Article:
Reviews | Bird flu means I quarantine my chickens

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Tove Danovich is a journalist from Oregon. His book on backyard chickens, “Under the Henfluence,” is due next year.

Wild bird feeders were the first to go. Over the years they had done their job, attracting songbirds in the warmer months and providing a warm spot for my eight chickens in the winter. But even before bird flu arrived in my home state of Oregon last week, I took the feeders apart — anything that would help save my flock.

Since January, a highly contagious strain of bird flu has traveled west from the east coast, leaving havoc in its wake. Some 37 million chickens and turkeys have been killed either because of the disease itself or because of efforts to stop its spread. Dozens of bald eagles and thousands of wild birds have died, but poultry – chickens in particular – have borne the brunt of this virus.

For months, anyone with backyard chickens has wondered if they should “flock” their chickens until the threat of bird flu passes. There’s no real way of knowing how long this might last. In Britain, chickens and other poultry were kept indoors by government order in November. The restrictions were not lifted until early May.

This virus is difficult to stop because it is mainly spread by wild birds. But we don’t really know how widespread bird flu is in wild populations. It is likely that waterfowl can carry the virus, spreading it from pond to pond during spring migration. From there, the virus can either find its way directly to domestic birds – maybe someone has a pond in their yard or their chickens, like mine, like to munch on spilled seeds under a feeder. The virus can also find its way into a chicken coop on shoes, clothing, or even through items like food bags.

With the exception of two older hens, rescued from an egg farm when they were considered too old to be profitable, I have raised all of my hens since they were one day old. I have watched them go from fluffy chicks to fully mature hens. They each have names and quirks. My dwarf, Emmylou, likes to lay her eggs in the yard where I can’t find them. Peggy, a tall gray hen with a jaunty beard, is the leader of the herd and comes between the fights and breaks them up with just a look. Olivia, a Black Copper Marans who lays chocolate-colored speckled eggs, is convinced that she is constantly starving and will push others away when I hand out treats.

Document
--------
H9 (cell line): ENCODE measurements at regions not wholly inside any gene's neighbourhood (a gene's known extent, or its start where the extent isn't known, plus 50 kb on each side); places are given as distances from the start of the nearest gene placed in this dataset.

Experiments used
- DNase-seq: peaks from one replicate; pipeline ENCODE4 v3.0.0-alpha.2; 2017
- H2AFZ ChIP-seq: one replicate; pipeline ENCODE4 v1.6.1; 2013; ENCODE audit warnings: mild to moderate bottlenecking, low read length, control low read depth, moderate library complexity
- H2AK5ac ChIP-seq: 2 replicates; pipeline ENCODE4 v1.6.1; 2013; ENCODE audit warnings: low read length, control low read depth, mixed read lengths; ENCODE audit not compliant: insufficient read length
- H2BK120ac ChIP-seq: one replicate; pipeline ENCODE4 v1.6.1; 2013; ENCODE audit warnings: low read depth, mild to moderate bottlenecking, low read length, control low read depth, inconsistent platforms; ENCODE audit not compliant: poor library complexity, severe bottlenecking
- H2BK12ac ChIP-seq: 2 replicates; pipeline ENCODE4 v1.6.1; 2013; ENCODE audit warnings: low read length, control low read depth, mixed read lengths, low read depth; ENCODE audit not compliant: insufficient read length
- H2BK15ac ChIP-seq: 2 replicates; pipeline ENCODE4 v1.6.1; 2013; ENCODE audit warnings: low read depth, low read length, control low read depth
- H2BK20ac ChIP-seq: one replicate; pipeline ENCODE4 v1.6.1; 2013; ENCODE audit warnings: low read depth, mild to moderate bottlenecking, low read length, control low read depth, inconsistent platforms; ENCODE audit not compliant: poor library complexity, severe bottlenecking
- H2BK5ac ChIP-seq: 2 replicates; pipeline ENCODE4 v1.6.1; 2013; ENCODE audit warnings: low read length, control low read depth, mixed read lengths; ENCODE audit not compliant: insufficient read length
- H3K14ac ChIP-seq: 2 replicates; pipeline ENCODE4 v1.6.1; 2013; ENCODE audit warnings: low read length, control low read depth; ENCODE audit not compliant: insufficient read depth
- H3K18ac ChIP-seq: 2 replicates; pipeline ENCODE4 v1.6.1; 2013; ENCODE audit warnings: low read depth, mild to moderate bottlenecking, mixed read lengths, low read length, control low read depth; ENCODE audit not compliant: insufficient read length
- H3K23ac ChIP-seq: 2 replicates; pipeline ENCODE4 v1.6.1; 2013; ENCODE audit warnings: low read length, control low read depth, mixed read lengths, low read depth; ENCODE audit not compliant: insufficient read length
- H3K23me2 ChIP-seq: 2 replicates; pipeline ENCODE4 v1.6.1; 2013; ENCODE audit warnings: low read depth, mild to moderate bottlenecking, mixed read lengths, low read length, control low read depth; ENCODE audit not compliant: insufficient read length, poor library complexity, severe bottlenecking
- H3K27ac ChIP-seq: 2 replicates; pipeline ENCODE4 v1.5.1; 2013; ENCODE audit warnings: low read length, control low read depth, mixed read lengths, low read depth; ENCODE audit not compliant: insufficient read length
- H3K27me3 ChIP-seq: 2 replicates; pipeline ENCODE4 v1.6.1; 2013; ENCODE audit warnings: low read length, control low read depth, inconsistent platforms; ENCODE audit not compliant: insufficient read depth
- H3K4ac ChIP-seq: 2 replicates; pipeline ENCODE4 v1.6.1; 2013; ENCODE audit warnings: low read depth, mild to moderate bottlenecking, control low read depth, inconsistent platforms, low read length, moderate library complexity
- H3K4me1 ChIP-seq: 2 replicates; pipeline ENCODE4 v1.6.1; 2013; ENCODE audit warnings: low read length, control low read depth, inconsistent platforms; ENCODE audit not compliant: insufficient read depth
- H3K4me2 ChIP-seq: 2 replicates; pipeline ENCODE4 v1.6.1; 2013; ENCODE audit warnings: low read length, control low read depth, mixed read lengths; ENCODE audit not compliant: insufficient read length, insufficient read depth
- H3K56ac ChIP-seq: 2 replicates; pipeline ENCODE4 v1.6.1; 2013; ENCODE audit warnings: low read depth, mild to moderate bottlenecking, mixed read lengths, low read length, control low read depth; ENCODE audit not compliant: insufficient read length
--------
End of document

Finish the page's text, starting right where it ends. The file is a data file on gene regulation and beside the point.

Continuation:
Although they live in a coop and provide lots of eggs, I don’t consider them any different than any cockatiel or parakeet I’ve had. I hire a pet sitter when I’m out of town, and they go to the vet when they get sick. That’s why, when the first case of bird flu was confirmed, I decided that the chickens would be confined to quarters until the threat of disease passed.

Usually, chickens spend part of the day in their coop with an enclosed enclosure where they have room to perch, scratch, and wash off dust. For the rest of the day, they have my suburban half-acre yard running. They nap in the sun, peck worms and dandelion leaves, and sometimes stretch their wings with a leap in the air. No more. Now they’re stuck in their coop and running around for weeks, even months, while I try to find ways to keep them from getting bored. I’m even looking for ways to sanitize my “chicken shoes” before entering the coop to avoid tracking the virus.

This is a small scale version of what commercial poultry farmers normally do. It’s easier to keep chickens in large, enclosed coops away from other birds that can spread disease and to limit the number of people who can go inside. When I visited a hatchery a few years ago, I had to wait until I hadn’t been around other chickens for a few days and wear clean shoe covers over my shoes for biosecurity reasons. The threat is real: the virulent Newcastle disease caused the death of more than a million birds in California in 2019. In the last outbreak of avian flu, in 2015, more than 50 million birds were euthanized in the USA.

Best practices for the backyard hen keeper are harder to pin down. Most of the guidelines sent out by state agencies are densely worded and seem written for farmers large and small — not people who like to hang around and watch their chickens peck in the yard at the end of a long day. . While social media chicken forums are full of people looking for information on how to protect their flocks, the advice is mostly unofficial and common sense. Dismantle your bird feeders. Keep your birds in an enclosed enclosure. Only enter the chicken area with clean clothes and shoes to avoid spreading disease.

So, once again, we are alone in the face of a virus. Neither the chickens nor their keeper are happy about this, but at least I know I’m trying to save their lives.

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